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‘Everybody pray for rain’: Southeastern Wisconsin crops and gardens could be damaged if drought and dryness continue

Quoted: Joe Lauer, an agronomist at the University of Wisconsin-Madison, acknowledged that farmers are anxious about the dry weather, but said that he’s not concerned … yet.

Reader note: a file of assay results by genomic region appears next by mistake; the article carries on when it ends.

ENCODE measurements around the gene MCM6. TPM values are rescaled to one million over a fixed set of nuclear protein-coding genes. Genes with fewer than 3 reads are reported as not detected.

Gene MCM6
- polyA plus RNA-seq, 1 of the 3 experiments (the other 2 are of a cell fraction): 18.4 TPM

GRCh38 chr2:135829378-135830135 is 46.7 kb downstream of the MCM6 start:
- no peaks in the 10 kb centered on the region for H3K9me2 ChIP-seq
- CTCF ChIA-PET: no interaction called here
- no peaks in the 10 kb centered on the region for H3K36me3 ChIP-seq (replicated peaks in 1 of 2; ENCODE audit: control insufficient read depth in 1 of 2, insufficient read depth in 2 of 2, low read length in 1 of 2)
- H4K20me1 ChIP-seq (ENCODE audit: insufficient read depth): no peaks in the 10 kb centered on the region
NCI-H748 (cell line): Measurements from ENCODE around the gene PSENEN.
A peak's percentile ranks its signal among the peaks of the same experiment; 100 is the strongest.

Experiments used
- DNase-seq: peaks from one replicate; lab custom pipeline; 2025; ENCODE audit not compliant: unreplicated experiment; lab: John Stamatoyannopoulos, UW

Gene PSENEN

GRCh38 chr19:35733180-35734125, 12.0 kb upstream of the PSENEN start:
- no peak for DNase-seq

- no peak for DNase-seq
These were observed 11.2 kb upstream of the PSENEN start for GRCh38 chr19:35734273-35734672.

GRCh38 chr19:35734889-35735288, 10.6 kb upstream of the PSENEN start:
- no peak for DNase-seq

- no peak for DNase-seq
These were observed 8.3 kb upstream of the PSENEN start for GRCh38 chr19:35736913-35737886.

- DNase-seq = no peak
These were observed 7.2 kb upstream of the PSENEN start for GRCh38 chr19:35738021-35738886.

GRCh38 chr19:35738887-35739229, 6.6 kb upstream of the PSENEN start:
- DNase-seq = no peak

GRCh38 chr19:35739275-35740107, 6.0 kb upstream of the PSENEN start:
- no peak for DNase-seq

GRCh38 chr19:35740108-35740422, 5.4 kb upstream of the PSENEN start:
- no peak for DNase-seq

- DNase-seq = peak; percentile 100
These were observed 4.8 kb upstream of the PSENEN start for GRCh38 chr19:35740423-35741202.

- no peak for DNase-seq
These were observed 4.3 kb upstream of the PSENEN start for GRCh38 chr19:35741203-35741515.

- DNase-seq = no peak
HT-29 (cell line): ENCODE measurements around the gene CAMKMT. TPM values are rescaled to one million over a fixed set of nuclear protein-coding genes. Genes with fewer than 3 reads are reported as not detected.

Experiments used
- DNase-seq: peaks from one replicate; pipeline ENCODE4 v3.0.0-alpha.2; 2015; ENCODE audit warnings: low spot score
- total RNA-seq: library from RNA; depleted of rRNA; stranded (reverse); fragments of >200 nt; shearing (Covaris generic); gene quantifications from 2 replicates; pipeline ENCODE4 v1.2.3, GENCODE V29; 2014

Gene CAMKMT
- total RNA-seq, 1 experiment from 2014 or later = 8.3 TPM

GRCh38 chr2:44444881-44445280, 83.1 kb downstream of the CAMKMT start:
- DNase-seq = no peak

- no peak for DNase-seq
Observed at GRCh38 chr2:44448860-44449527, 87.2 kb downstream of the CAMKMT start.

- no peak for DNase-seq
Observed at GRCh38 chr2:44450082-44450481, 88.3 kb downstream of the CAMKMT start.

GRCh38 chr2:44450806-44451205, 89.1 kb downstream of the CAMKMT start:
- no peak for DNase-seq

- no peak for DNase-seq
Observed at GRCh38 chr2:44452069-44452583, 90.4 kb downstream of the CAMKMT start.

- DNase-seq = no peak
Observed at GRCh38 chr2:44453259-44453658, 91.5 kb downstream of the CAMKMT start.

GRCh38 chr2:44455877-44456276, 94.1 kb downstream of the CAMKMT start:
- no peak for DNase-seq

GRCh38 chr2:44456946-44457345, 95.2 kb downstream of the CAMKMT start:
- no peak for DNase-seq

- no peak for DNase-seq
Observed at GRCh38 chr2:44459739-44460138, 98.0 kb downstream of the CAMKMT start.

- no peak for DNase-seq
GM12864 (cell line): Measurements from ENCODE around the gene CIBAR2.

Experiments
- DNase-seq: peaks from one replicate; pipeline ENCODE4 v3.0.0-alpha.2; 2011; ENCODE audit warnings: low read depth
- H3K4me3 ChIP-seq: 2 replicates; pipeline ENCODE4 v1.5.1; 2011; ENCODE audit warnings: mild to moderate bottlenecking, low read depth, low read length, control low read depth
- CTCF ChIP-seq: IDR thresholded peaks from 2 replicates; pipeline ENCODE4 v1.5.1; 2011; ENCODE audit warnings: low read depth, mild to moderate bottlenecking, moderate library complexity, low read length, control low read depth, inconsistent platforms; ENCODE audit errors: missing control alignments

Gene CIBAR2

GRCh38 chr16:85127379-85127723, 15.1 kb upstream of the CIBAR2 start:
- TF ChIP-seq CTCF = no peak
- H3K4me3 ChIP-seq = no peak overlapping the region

“One of the characteristics of a record-breaking year (for corn) is a mini-drought during the months of May and June,” he said. Lauer explained that a dry spring allows farmers to plant without fighting wet fields.

If you are worried about your garden or lawn, horticulture educator Vijai Pandian from the UW-Madison Extension has some tips to mitigate drought stress on landscape and garden plants.